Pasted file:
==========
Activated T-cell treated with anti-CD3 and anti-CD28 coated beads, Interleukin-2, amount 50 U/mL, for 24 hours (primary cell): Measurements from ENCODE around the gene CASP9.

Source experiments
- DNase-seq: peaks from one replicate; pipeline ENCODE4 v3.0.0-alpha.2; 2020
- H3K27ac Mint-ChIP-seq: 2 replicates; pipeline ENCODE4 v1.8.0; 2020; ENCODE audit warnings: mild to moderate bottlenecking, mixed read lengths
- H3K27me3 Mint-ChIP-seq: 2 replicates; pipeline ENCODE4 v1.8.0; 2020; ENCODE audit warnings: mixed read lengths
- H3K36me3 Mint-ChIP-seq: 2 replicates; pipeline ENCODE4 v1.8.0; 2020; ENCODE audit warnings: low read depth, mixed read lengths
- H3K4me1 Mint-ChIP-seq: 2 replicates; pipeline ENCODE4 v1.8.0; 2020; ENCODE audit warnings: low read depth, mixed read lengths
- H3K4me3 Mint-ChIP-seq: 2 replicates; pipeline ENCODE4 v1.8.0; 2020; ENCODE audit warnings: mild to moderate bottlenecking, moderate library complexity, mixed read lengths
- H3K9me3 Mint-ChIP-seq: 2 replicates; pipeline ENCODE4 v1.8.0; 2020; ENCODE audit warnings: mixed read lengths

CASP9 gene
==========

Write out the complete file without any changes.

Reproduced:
Activated T-cell treated with anti-CD3 and anti-CD28 coated beads, Interleukin-2, amount 50 U/mL, for 24 hours (primary cell): Measurements from ENCODE around the gene CASP9.

Source experiments
- DNase-seq: peaks from one replicate; pipeline ENCODE4 v3.0.0-alpha.2; 2020
- H3K27ac Mint-ChIP-seq: 2 replicates; pipeline ENCODE4 v1.8.0; 2020; ENCODE audit warnings: mild to moderate bottlenecking, mixed read lengths
- H3K27me3 Mint-ChIP-seq: 2 replicates; pipeline ENCODE4 v1.8.0; 2020; ENCODE audit warnings: mixed read lengths
- H3K36me3 Mint-ChIP-seq: 2 replicates; pipeline ENCODE4 v1.8.0; 2020; ENCODE audit warnings: low read depth, mixed read lengths
- H3K4me1 Mint-ChIP-seq: 2 replicates; pipeline ENCODE4 v1.8.0; 2020; ENCODE audit warnings: low read depth, mixed read lengths
- H3K4me3 Mint-ChIP-seq: 2 replicates; pipeline ENCODE4 v1.8.0; 2020; ENCODE audit warnings: mild to moderate bottlenecking, moderate library complexity, mixed read lengths
- H3K9me3 Mint-ChIP-seq: 2 replicates; pipeline ENCODE4 v1.8.0; 2020; ENCODE audit warnings: mixed read lengths

CASP9 gene